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Int J Oncol. 2006 Jul;29(1):185-92.

NF-kappaB, inflammation and pancreatic carcinogenesis: NF-kappaB as a chemoprevention target (review).

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Department of Medicine, Division of Cancer Prevention, SUNY at Stony Brook, Stony Brook, NY 11794-5200, USA.


Pancreatic cancer is the most deadly of all gastrointestinal malignancies with near zero five-year survival. This review summarizes our understanding of the potentially important role of inflammation in cancer in general and pancreatic cancer in particular. Nuclear factor kappaB (NF-kappaB), a mediator of inflammatory responses, plays a significant role in carcinogenesis and is now emerging as a link between inflammation and cancer. NF-kappaB is activated in over two thirds of human pancreatic cancers; participates in early events of pancreatic carcinogenesis through its interactions with signaling pathways; and suppression of its activation restores pancreatic cell kinetics, mainly normalizing the suppressed apoptosis of pancreatic cancer. NF-kappaB is an excellent target for chemoprevention and its modulation for pancreatic cancer prevention appears promising. The next few years will likely expand our understanding of NF-kappaB biology; solidify NF-kappaB's role as a major link between chronic inflammation and pancreatic carcinogenesis; and witness the development of NF-kappaB-based approaches to pancreatic cancer prevention.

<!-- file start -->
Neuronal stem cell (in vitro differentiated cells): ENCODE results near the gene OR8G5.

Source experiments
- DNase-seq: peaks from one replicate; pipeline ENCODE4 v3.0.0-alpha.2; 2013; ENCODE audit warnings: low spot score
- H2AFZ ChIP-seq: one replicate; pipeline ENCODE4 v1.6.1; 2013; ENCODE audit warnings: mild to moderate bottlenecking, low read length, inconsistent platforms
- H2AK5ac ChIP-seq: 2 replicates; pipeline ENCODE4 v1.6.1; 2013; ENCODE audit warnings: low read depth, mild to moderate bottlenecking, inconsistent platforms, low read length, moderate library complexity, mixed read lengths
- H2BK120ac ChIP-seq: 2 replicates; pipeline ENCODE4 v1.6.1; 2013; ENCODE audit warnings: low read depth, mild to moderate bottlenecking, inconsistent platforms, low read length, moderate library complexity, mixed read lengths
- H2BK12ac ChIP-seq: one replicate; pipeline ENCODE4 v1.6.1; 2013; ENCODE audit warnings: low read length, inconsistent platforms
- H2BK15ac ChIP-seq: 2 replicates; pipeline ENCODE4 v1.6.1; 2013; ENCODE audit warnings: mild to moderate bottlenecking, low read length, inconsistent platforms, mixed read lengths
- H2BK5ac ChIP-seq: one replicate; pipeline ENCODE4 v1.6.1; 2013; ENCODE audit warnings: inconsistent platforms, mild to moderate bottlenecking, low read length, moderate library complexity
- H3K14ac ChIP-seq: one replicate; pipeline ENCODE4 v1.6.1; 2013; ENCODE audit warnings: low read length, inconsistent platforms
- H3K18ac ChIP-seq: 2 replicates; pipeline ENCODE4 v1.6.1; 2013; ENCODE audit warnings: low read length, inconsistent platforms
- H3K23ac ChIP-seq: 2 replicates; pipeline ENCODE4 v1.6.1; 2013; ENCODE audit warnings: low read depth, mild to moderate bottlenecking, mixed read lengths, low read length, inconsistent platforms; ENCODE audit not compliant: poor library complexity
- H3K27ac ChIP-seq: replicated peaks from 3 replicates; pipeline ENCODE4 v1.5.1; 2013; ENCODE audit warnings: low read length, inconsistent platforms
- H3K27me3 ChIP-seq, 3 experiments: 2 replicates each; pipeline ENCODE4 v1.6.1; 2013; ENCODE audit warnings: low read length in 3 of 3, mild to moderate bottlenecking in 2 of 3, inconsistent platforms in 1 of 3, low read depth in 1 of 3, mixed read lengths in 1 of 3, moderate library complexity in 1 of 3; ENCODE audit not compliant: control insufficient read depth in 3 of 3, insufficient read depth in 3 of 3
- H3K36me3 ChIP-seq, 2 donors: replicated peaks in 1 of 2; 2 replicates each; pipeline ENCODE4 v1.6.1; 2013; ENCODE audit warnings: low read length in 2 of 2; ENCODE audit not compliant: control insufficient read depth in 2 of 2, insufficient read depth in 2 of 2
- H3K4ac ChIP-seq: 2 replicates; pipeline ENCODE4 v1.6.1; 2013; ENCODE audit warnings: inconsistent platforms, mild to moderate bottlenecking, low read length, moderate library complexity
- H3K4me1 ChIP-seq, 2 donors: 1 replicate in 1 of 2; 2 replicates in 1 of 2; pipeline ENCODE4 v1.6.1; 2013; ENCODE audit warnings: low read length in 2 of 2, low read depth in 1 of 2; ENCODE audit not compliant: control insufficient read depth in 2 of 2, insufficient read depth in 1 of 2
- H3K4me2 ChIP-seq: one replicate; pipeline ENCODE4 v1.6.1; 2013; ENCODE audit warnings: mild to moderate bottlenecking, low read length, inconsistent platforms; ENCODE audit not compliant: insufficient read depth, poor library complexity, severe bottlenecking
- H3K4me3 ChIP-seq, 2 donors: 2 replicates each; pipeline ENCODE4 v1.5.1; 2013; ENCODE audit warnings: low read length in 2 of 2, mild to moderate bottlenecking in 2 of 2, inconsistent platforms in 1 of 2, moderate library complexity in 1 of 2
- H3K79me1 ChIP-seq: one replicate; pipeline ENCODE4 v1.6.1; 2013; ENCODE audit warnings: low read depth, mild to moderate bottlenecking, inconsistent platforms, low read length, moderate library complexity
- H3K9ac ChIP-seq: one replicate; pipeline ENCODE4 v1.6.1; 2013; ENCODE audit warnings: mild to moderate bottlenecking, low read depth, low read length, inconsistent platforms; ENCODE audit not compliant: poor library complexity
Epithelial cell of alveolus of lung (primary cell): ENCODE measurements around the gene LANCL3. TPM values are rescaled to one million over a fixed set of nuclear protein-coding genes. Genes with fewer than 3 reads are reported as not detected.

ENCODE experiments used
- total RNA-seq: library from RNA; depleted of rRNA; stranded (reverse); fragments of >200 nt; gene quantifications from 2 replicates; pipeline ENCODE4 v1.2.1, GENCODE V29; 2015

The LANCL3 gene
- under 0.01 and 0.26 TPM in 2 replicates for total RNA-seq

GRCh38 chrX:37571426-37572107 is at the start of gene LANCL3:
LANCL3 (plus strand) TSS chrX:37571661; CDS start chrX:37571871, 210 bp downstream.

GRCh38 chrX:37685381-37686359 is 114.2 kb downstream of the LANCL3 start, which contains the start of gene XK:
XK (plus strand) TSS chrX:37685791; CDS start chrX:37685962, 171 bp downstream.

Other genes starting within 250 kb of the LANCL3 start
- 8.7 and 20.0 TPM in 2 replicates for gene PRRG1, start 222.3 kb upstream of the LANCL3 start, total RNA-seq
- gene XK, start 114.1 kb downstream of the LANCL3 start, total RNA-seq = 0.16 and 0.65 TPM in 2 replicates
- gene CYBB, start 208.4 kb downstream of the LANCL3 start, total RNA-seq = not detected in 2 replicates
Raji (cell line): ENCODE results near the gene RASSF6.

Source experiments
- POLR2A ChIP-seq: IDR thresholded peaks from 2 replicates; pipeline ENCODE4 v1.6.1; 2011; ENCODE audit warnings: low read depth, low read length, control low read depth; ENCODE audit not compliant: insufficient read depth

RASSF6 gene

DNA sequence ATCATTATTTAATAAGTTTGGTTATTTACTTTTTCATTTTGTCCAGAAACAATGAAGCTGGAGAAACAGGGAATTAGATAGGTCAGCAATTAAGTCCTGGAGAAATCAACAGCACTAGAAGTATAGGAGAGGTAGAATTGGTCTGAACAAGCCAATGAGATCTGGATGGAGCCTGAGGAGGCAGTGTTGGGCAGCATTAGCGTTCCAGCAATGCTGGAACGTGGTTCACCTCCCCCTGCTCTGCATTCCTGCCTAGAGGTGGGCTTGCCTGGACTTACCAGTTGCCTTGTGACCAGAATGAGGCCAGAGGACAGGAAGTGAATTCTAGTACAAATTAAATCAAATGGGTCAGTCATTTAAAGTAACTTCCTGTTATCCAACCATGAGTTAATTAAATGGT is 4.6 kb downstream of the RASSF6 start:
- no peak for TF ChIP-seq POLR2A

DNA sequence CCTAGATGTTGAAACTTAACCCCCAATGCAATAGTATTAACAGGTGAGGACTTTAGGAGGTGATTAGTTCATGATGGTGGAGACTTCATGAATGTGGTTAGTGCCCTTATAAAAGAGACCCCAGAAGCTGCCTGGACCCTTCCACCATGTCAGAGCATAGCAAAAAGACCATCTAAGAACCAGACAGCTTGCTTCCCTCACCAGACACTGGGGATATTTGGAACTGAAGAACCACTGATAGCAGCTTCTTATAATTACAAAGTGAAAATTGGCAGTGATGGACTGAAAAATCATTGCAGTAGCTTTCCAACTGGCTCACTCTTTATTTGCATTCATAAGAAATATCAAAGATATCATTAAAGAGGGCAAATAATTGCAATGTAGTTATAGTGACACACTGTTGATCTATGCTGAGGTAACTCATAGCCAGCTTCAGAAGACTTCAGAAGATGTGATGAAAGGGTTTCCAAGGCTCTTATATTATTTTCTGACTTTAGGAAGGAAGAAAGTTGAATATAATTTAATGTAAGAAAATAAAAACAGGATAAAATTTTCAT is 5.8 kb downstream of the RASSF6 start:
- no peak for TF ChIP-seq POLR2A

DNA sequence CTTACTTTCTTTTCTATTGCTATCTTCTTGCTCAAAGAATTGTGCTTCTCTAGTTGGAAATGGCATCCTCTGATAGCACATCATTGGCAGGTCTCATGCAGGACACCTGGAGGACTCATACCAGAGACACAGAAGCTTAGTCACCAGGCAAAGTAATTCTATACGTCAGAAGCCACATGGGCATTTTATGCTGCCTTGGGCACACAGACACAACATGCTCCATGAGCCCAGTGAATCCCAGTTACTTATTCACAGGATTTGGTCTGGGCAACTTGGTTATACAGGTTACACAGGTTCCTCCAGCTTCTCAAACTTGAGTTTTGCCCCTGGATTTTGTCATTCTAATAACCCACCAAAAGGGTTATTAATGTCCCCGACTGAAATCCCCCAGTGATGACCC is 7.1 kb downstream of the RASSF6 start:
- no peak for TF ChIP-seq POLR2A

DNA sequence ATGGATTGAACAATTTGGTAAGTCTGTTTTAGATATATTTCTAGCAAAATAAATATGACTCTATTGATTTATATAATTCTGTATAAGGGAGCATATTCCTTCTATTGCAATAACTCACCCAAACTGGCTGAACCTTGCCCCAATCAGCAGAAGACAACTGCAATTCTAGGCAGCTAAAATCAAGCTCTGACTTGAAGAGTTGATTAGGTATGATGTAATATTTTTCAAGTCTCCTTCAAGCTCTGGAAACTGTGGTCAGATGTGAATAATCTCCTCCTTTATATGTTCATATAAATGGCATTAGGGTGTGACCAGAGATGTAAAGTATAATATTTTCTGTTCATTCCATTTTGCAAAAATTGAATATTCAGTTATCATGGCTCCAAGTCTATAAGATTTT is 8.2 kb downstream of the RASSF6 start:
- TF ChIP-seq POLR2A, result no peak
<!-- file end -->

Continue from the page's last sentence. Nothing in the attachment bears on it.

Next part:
[Indexed for MEDLINE]

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